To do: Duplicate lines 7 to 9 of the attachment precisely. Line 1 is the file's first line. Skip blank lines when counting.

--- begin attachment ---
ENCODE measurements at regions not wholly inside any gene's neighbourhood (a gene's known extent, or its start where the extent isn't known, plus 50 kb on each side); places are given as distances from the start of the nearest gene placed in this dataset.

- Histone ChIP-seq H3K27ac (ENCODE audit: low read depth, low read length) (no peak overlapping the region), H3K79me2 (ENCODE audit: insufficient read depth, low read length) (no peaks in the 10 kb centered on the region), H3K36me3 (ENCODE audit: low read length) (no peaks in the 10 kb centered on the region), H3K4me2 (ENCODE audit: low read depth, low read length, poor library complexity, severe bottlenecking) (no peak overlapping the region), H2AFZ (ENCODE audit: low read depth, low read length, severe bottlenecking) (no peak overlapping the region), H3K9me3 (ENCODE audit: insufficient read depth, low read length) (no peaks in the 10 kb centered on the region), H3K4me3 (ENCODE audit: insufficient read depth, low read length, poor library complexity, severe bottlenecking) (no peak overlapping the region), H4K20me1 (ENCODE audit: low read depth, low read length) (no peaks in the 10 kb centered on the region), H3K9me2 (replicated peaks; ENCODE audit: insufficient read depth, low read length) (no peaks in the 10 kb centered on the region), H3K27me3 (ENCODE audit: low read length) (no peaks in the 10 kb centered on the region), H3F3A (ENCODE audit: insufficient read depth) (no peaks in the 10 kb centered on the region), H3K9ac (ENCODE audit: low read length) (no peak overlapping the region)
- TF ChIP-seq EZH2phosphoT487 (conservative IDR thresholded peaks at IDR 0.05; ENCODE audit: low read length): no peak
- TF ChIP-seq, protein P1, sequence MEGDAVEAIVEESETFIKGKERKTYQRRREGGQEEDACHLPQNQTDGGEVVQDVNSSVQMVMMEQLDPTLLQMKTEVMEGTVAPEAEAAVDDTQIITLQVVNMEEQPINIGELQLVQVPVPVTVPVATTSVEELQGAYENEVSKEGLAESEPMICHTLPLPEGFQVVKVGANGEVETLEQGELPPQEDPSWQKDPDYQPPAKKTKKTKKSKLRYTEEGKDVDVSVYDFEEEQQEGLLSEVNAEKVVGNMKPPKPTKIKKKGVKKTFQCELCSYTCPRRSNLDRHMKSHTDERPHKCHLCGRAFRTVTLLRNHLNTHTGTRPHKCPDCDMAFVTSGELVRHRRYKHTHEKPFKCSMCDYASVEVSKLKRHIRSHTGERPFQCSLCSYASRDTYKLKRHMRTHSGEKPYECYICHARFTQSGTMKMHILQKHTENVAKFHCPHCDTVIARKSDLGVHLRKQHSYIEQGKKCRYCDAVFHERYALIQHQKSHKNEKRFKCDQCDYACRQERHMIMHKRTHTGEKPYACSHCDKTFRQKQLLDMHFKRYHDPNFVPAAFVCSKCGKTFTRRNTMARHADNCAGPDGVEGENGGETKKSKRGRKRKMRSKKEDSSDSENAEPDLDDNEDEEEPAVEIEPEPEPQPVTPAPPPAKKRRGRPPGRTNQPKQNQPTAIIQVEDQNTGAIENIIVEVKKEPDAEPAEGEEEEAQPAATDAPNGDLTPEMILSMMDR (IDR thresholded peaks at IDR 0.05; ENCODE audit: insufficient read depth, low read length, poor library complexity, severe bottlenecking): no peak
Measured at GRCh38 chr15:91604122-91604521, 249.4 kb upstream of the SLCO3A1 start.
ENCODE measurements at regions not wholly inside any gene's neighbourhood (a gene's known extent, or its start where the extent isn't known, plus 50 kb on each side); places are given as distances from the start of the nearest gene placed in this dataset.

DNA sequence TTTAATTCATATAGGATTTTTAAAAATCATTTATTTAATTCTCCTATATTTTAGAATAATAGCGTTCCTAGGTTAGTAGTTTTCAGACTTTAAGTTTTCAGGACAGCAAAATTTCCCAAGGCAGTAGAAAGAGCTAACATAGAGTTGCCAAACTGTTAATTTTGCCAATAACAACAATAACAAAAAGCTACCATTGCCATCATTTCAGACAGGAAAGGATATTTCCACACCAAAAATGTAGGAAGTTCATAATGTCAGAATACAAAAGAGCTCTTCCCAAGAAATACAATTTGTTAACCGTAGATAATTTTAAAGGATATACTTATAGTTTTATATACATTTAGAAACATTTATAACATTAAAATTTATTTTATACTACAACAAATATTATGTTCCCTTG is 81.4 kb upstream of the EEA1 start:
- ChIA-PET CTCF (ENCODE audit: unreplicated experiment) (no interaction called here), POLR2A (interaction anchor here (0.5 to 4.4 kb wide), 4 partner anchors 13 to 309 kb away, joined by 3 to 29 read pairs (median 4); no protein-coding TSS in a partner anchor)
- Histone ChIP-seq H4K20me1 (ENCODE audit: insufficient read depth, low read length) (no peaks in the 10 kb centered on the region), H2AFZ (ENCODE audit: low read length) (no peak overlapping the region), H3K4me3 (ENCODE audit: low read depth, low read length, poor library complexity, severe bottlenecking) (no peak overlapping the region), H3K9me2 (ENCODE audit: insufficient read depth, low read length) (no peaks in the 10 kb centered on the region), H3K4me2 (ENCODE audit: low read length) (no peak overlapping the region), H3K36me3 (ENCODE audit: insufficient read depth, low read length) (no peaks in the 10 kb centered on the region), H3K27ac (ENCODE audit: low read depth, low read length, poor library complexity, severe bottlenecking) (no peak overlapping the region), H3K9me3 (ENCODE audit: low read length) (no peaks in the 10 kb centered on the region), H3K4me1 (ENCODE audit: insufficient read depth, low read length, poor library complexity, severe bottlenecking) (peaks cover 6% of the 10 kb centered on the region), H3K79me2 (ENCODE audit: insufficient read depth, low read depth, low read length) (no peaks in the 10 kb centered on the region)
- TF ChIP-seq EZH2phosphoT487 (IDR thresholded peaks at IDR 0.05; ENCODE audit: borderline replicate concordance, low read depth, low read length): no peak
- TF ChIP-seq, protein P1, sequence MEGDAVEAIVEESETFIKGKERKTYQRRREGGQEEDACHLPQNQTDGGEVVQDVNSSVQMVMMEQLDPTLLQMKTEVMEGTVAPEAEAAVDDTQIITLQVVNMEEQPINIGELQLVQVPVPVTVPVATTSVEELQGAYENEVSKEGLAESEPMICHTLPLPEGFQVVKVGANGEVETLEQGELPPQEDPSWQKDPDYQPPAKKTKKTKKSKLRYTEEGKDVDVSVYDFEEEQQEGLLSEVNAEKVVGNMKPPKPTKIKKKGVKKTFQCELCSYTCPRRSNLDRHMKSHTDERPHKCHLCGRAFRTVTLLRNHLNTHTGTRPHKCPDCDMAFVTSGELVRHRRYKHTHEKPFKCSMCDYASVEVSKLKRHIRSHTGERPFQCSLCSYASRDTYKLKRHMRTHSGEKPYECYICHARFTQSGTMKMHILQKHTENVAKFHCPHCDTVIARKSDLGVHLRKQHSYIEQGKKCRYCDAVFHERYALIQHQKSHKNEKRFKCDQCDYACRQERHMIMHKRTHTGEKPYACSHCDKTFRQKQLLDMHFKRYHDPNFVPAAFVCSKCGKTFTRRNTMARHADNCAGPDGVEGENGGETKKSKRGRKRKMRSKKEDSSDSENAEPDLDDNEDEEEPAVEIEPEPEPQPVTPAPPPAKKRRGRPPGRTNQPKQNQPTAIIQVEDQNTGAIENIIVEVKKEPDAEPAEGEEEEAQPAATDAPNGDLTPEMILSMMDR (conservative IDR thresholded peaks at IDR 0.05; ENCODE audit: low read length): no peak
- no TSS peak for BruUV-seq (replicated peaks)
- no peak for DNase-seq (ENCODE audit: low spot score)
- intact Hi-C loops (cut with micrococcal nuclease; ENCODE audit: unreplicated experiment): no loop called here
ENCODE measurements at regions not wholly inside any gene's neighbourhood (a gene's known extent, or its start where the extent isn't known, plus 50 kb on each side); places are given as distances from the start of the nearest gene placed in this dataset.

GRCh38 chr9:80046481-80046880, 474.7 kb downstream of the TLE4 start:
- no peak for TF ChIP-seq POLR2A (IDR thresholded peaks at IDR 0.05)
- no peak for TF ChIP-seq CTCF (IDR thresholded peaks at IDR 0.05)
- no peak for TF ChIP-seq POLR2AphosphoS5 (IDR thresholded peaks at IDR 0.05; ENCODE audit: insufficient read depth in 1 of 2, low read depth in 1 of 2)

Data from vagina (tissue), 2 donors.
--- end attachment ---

DNA sequence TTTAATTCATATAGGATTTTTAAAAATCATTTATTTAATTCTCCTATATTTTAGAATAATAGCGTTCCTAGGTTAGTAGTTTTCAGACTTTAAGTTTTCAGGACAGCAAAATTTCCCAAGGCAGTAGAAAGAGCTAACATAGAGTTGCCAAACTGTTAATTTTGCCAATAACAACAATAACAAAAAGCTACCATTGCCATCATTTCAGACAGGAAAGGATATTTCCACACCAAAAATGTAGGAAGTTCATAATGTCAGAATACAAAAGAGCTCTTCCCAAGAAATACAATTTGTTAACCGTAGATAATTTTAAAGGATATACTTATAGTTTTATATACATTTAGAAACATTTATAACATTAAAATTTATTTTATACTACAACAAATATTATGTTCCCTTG is 81.4 kb upstream of the EEA1 start:
- ChIA-PET CTCF (ENCODE audit: unreplicated experiment) (no interaction called here), POLR2A (interaction anchor here (0.5 to 4.4 kb wide), 4 partner anchors 13 to 309 kb away, joined by 3 to 29 read pairs (median 4); no protein-coding TSS in a partner anchor)
- Histone ChIP-seq H4K20me1 (ENCODE audit: insufficient read depth, low read length) (no peaks in the 10 kb centered on the region), H2AFZ (ENCODE audit: low read length) (no peak overlapping the region), H3K4me3 (ENCODE audit: low read depth, low read length, poor library complexity, severe bottlenecking) (no peak overlapping the region), H3K9me2 (ENCODE audit: insufficient read depth, low read length) (no peaks in the 10 kb centered on the region), H3K4me2 (ENCODE audit: low read length) (no peak overlapping the region), H3K36me3 (ENCODE audit: insufficient read depth, low read length) (no peaks in the 10 kb centered on the region), H3K27ac (ENCODE audit: low read depth, low read length, poor library complexity, severe bottlenecking) (no peak overlapping the region), H3K9me3 (ENCODE audit: low read length) (no peaks in the 10 kb centered on the region), H3K4me1 (ENCODE audit: insufficient read depth, low read length, poor library complexity, severe bottlenecking) (peaks cover 6% of the 10 kb centered on the region), H3K79me2 (ENCODE audit: insufficient read depth, low read depth, low read length) (no peaks in the 10 kb centered on the region)